The first time I tried this collection, I read the first story, “Little Herr Friedemann”, and the last, “Death in Venice”. I thought they were both very good: powerful, moving, and mysterious. But I didn’t try any of the other stories, except for a little of “Gladius Dei”. I felt somehow that they wouldn’t be worth it.

Now I’ve come back to the book and tried to read it from beginning to end. I’ve failed and my reluctance to try the other stories seems to have been justified. “Little Herr Friedemann” was still good and so was “Death in Venice”. The others I found variously trite or impossible to finish. “The Road to the Churchyard”, about an unhealthy drunk on foot encountering a healthy youth on a bicycle, reminded me of Maupassant. But Maupassant would have done it much better.

At least, I’ve found Maupassant very good in French. But the same stories have been less good when I’ve tried them in English. Maybe that was part of the problem here. I can’t read Mann’s stories in German and if I could I still wouldn’t be sure of judging them right. But I assume it’s easier for a good story in the original to become a bad story in translation than for the reverse. And “Death in Venice” is a very good story in this translation. After you’ve read it, David Luke’s clever and insightful introduction to the collection will make it even better.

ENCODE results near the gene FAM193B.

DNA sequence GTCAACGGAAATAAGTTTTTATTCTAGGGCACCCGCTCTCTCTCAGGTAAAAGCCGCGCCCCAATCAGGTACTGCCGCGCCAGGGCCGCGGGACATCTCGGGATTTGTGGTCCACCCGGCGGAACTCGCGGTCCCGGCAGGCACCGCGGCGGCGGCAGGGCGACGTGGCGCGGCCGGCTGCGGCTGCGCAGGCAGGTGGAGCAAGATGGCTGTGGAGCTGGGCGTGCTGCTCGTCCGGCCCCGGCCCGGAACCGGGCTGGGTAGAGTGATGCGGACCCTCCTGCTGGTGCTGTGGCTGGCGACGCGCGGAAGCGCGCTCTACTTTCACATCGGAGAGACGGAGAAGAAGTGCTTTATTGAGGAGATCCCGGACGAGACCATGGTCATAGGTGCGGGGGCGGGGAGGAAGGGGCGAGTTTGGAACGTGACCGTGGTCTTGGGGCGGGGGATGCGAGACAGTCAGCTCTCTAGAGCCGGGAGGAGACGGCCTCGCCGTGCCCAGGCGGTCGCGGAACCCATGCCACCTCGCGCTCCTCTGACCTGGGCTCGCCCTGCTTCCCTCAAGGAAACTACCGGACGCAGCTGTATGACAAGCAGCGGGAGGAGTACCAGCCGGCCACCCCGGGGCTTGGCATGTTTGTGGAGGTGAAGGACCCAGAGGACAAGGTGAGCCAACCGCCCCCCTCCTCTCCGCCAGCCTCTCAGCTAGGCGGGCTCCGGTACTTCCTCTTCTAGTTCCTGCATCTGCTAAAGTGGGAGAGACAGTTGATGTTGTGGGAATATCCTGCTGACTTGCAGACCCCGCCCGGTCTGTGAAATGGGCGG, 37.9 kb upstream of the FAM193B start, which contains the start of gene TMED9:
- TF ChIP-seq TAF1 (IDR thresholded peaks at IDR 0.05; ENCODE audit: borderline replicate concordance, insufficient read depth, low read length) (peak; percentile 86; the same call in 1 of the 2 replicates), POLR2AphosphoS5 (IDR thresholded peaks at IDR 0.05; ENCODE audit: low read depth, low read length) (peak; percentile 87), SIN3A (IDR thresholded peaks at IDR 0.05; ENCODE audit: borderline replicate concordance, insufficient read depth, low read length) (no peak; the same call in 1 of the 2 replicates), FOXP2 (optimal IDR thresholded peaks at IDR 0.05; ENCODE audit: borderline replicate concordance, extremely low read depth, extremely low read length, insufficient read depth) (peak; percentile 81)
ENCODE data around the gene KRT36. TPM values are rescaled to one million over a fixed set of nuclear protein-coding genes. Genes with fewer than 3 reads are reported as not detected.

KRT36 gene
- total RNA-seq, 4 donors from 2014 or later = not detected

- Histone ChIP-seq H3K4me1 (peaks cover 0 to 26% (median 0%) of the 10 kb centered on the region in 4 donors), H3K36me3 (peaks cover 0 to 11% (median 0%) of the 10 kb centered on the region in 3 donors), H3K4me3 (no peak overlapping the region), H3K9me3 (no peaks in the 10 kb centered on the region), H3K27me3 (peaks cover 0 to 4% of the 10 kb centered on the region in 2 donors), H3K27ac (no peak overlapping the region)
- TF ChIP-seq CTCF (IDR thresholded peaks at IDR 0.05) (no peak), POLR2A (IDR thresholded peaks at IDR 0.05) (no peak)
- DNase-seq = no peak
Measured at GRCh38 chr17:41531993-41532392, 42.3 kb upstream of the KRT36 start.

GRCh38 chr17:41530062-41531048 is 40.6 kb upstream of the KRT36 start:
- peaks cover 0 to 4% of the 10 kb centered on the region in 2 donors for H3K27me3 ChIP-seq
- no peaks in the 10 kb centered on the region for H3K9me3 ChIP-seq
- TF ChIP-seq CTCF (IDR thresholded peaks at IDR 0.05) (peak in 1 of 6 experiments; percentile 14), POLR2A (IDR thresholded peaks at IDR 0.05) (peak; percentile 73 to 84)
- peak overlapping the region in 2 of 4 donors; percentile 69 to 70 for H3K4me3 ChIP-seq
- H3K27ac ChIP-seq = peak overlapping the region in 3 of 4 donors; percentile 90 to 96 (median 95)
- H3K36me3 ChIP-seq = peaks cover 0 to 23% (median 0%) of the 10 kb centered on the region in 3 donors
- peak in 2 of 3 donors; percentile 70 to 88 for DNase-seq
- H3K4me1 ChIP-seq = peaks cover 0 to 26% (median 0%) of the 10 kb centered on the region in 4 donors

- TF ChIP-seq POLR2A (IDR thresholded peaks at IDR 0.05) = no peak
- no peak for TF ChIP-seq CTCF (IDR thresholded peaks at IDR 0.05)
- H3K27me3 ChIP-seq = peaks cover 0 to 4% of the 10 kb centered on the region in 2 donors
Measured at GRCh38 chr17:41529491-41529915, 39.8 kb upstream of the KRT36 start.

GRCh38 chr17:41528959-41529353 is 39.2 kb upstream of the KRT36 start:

As he points out, “Death in Venice” is in part an updating and expansion of “Little Herr Friedemann”, which is also about thwarted passion and the eruption of Dionysiac energies in an Apollonian life. But the earlier story is tragic and realistic, the later tragicomic and dream-like:

Aschenbach bedeckte seine Stirn mit der Hand und schloß die Augen, die heiß waren, da er zu wenig geschlafen hatte. Ihm war, als lasse nicht alles sich ganz gewöhnlich an, als beginne eine träumerische Entfremdung, eine Entstellung der Welt ins Sonderbare um sich zu greifen, der vielleicht Einhalt zu tun wäre, wenn er sein Gesicht ein wenig verdunkelte und aufs neue um sich schaute. – Der Tod in Venedig (1912), Drittes Kapitel.

Aschenbach put his hands over his forehead and closed his eyes, which were hot from too little sleep. He had a feeling that something not quite usual was about to happen, that the world was undergoing a dreamlike alteration, becoming increasingly deranged and bizarre, and perhaps this process might be arrested if he were to cover his face for a little and take a fresh look at things. (section 3)